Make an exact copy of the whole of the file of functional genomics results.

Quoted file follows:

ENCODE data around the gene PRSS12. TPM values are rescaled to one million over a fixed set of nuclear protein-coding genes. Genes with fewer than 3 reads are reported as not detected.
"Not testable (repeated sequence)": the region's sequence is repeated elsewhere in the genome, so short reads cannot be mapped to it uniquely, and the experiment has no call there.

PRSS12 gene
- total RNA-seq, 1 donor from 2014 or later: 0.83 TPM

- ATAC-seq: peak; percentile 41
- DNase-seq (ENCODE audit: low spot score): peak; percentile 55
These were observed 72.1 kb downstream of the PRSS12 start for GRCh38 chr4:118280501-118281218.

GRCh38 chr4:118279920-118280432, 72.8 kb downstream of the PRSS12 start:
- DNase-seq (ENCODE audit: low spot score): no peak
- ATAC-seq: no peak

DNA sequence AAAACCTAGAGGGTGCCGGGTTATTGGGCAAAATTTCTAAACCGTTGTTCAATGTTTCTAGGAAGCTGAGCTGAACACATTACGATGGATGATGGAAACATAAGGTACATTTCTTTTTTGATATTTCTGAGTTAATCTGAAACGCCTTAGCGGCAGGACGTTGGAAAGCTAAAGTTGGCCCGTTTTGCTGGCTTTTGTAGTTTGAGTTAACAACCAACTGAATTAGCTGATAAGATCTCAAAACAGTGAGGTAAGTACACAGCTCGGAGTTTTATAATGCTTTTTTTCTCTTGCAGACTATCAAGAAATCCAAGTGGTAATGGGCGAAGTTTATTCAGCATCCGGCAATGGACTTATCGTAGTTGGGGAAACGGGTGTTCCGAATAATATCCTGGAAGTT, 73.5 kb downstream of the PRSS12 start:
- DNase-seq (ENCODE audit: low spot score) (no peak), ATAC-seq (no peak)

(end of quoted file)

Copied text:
ENCODE data around the gene PRSS12. TPM values are rescaled to one million over a fixed set of nuclear protein-coding genes. Genes with fewer than 3 reads are reported as not detected.
"Not testable (repeated sequence)": the region's sequence is repeated elsewhere in the genome, so short reads cannot be mapped to it uniquely, and the experiment has no call there.

PRSS12 gene
- total RNA-seq, 1 donor from 2014 or later: 0.83 TPM

- ATAC-seq: peak; percentile 41
- DNase-seq (ENCODE audit: low spot score): peak; percentile 55
These were observed 72.1 kb downstream of the PRSS12 start for GRCh38 chr4:118280501-118281218.

GRCh38 chr4:118279920-118280432, 72.8 kb downstream of the PRSS12 start:
- DNase-seq (ENCODE audit: low spot score): no peak
- ATAC-seq: no peak

DNA sequence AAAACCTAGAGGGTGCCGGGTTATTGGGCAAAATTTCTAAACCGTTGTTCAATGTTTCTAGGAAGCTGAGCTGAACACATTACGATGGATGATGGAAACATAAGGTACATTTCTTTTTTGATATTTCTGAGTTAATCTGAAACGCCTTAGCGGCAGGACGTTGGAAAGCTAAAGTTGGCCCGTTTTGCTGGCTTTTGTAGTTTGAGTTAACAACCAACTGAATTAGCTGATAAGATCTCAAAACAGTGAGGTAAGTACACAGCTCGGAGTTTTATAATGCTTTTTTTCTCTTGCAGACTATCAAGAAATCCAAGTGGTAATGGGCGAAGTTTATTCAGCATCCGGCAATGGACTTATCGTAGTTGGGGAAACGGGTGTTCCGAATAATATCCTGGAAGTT, 73.5 kb downstream of the PRSS12 start:
- DNase-seq (ENCODE audit: low spot score) (no peak), ATAC-seq (no peak)